• Don't count on the schedule that appears in the opening paragraphs of this article. While the early start and the excessive frontloading are guaranteed, the voting order of the states is not. Various states will try end runs around party rules to get themselves in a better position. And no state will succeed like New Hampshire. The Granite State's very identity in modern times is linked to its first-in-the-nation primary. Its primary dates back to 1920, but especially since 1952 New Hampshire has been the center of the country's attention every four years. This state is not about to yield the perks and cash that come with being king of the presidential hill. Should New Hampshire jump ahead of the approved party calendar, the Republican party has threatened to discipline the state by depriving it of half of its delegates at the national convention, and the Democratic party will deprive any candidate who campaigns in a miscreant state of all the delegates he or she wins there. Why exactly would New Hampshire, or the candidates, care?First, it may just be a bluff. Will Democrats or Republicans push a swing state toward the other party by treating it badly, especially in an age where every electoral vote matters? Is this how the Democrats, in particular, will reward Granite State voters for their landslide backing of Democrats from the top to the bottom of the ticket in 2006? Will the candidates want a handful of delegates or the bumper crop of publicity that comes with winning New Hampshire? And what are a few delegates among friends, anyway? New Hampshire has a small delegation, and the nomination will very probably have been decided long before the August conclave. The Crystal Ball's money is on New Hampshire to win this brawl, and if the state holds the primary early, the leading candidates will still come. The state's Secretary of State, Bill Gardner, has statutory authority to set New Hampshire's primary date very late in the game, so as to keep it first in the roll call of primaries. If that means a primary in very early January, or even December 2007, count on it. In less than a year, the entire political community may well be spending a snowy Christmas and New Year's in New Hampshire. Well, the skiing is terrific, at least.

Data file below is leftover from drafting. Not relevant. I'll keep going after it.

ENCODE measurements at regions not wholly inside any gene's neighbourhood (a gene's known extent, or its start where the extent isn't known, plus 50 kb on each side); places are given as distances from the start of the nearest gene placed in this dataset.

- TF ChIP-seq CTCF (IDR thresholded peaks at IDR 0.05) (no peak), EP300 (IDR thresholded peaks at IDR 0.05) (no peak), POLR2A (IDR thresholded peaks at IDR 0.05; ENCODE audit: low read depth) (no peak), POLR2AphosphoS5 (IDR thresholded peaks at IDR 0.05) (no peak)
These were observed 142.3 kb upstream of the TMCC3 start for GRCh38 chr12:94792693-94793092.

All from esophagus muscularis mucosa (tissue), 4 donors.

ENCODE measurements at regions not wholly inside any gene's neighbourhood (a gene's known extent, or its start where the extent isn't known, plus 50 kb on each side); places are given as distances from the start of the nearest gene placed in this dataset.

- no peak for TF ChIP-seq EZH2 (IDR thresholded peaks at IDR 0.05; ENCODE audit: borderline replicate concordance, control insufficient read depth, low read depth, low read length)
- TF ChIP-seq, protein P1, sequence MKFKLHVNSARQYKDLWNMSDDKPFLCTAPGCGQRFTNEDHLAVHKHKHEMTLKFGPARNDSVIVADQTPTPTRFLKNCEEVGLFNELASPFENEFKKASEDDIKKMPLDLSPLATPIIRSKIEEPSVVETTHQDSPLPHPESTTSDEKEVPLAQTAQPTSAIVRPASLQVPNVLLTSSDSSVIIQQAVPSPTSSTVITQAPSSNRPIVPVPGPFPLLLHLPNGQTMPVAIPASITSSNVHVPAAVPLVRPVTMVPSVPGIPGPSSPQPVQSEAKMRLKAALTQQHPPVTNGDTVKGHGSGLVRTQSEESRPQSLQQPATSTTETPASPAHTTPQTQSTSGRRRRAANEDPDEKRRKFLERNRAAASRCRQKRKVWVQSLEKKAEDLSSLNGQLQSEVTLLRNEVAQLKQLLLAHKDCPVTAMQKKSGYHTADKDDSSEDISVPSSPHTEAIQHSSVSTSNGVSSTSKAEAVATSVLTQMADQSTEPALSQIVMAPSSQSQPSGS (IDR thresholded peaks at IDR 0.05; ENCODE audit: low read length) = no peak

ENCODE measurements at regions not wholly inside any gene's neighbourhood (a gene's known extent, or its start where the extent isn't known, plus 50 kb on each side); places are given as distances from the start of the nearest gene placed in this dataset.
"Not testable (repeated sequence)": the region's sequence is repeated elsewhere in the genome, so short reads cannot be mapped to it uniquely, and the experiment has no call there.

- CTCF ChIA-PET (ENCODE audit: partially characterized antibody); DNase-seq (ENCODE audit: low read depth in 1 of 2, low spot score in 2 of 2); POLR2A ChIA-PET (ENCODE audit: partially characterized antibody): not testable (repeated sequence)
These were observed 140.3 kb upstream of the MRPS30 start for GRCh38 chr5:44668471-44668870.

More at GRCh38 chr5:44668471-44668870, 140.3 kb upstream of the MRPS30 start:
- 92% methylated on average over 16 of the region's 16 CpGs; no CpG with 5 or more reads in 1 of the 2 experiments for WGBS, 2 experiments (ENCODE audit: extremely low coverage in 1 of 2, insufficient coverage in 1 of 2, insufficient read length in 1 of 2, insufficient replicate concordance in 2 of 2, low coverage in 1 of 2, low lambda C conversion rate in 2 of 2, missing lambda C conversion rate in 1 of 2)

We can't conclude without an argument that there is a better way. Along with many other political scientists and observers, I have long argued for a more rational nominating system. In an essay published in the Virginia Quarterly Review last summer (CLICK HERE 1), I outlined a new arrangement of four regional primaries held one a month from April to July, with the nominating conventions in August. This shorter, focused campaign season would be preceded by a few contests in small states held in March. How would the regions and small states be selected? On January 1 of the election year, a lottery would be held to choose the order of the regions, and a second lottery would pick two to four states among the twenty that have four or fewer electoral votes. Finally, those ping-pong-ball lottery machines can be put to wiser use than bestowing great wealth on people who can't handle it.

Think of the salutary results. In one stroke, we would eliminate the permanent campaign in a handful of unrepresentative states that currently, insistently, start off the presidential selection process. We would concentrate the elections in a five-month window that leads immediately to the conventions and the general election. We would allow the incumbent President to govern for three and a half years of his four-year term without would-be successors underfoot and second-guessing him daily on the campaign trail for two or more years preceding the general election. We would give every region an equal chance to go first--and every region would get that opportunity over time. And we would preserve the advantages of having small states lead off the process, without those small states always having to be Iowa and New Hampshire (and Nevada and South Carolina, if the Democrats' plans for '08 actually work out). Iowa and New Hampshire are wonderful, but their first-in-the-nation role is not a Constitutional right, and other small states would undoubtedly take service as the early "screening committees" just as seriously.

The cynical semi-circle of your spherical Crystal Ball believes that this sensible reform will happen on a set date: The Twelfth of Never. The idealistic glimmer in the Ball is a bit more optimistic, though for a depressing reason. The 2008 schedule may actually be seen for the disaster it is, as it unfolds next year, leading to a spasm of productive reformation prior to 2012. If this be called Hope, it springs eternal.

  1. les/VQR2006071301
Post date: 2007-02-08 00:00:00
Post date GMT: 1970-01-01 04:59:59